5 Common Myths about Spray Foam Roofing

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Tucson, AZ roofing expert - Roofing Southwest - debunks foam roofing myths relating to cost, durability, energy-efficiency and environmental friendliness.

Unisource HQ - Downtown Tucson

Unisource HQ - Downtown Tucson

Foam roofs that were applied in the early 1970s are still doing well.

Throughout the Southwest, spray foam roofing is an ideal solution for flat or low sloped roofs. However, the experts at Roofing Southwest (commercial roofing pioneers celebrating their 40th Anniversary using spray foam) have found so many myths surrounding this roofing choice that many of their customers are concerned about taking advantage of this option. In fact, so strongly do they believe in the value of spray foam, they used SPF to complete the roof on Downtown Tucson’s first high-rise built in 20 years, the Unisource Headquarters² — a $60 million, nine-story, 170,000 sq ft office building.

In honor of its anniversary and to show consumers the value of spray foam, Roofing Southwest wants to bust a few myths.

Myth #1: It’s expensive.
Spray foam roofing is extremely affordable. The cost is comparable to a single layer of asphalt shingles. In fact, with the rising cost of oil prices, the cost of asphalt shingles (which are an oil-based product) is on the rise, while spray foam pricing remains fairly steady.

Myth #2: Spray foam isn’t durable.
Research shows that successful roofing foam brands can last up to 50 years when applied and maintained with periodic re-coating. Some foam roofs that were applied in the early 1970s are still doing well.

Myth #3: Spray foam is toxic.
Spray polyurethane foam is just a slightly altered form of plastic that is used to make the millions of bottles used in the food industry — bottles used to hold water, soda, ketchup, mustard, mayo and thousands of other products consumed throughout the country daily.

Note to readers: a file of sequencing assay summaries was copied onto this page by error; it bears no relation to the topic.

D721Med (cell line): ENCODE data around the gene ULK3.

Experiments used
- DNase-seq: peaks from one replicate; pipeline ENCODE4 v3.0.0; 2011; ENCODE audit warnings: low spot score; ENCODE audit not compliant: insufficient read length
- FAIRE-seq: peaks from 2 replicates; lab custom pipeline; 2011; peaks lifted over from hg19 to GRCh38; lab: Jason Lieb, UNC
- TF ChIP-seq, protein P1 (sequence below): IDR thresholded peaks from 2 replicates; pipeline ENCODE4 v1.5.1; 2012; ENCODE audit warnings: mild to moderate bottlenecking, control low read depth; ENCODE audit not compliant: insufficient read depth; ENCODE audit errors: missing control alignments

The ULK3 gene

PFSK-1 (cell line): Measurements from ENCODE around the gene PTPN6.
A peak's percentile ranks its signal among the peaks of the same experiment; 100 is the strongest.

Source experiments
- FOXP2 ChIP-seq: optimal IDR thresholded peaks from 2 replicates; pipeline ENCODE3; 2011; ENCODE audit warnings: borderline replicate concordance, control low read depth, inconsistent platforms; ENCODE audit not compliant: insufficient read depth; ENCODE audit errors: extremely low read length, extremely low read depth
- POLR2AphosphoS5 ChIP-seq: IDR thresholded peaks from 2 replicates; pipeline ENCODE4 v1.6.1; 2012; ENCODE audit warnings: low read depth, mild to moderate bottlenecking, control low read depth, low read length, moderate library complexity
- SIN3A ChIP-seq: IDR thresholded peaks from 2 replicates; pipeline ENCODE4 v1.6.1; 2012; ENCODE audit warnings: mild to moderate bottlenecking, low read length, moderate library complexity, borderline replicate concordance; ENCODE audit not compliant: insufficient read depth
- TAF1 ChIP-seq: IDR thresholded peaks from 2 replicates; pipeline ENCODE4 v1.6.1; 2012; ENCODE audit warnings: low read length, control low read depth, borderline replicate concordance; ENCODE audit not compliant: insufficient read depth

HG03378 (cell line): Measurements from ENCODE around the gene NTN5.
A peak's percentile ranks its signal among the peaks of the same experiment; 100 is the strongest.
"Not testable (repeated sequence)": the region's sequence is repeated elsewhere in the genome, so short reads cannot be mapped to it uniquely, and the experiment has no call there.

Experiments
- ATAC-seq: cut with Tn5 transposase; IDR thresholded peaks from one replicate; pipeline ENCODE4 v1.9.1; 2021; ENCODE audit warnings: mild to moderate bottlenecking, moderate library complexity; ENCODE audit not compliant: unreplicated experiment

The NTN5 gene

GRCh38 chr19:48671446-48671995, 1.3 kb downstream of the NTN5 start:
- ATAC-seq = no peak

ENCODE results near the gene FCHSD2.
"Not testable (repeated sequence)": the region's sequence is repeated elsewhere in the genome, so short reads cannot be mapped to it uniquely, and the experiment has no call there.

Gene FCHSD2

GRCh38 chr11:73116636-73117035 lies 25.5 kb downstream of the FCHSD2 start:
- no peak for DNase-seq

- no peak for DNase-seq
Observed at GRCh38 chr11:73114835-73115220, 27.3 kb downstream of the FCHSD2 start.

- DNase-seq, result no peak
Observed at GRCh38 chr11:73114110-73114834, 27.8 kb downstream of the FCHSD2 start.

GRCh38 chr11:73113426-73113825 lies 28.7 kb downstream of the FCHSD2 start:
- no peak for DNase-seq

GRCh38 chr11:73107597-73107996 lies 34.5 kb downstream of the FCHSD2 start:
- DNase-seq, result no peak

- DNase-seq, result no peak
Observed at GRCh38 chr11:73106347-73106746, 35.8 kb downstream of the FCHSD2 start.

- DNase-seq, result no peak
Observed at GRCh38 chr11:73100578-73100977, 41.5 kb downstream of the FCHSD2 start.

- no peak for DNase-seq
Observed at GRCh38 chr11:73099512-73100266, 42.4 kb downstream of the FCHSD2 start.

Myth #4: Spray foam doesn’t insulate well.
Foam roofing is an excellent option for insulating your home or business from the heat, particularly for flat or slightly sloped roofs. The closed cell structure gives foam roofing one of the highest R-Values (thermal resistance) of any roofing materials on the market, and it makes it highly water resistant as well as highly fire resistant.

Myth #5: Spray foam isn’t energy efficient.
Texas A&M calculated the energy consumption of its buildings before and after the application of its spray foam roofing systems. According to the study of more than eight million square feet of SPF roofing, energy savings paid for the cost of Texas A&M’s SPF roof applications in three to four years.¹

About Roofing Southwest
Celebrating their 40th Anniversary this year, the professionals at Roofing Southwest (formerly Sprayfoam Southwest) have more than 150 years combined experience working on all types of roofs, both commercial and residential. The company is licensed, bonded, and insured to conduct business in Arizona, Nevada, California, New Mexico and Texas, and is able to take on all types of projects from small residential to large commercial buildings, including noteworthy projects in Tucson such as Texas Instruments, Desert Diamond Hotel & Casino and Ritz-Carlton Dove Mountain. Roofing Southwest works closely with clients, frequently engineering solutions that allow property owners to keep and maintain their existing roof rather than insisting on a replacement. For more information, visit http://www.roofingsouthwest.com/tucson.

¹Texas A&M study - http://allstateroofingokc.com/texas_AM.pdf 
² Unisource Story - http://www.downtowntucson.org/2011/10/unisource-will-move-into-its-new-hq-this-weekend/

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R.J. Radobenko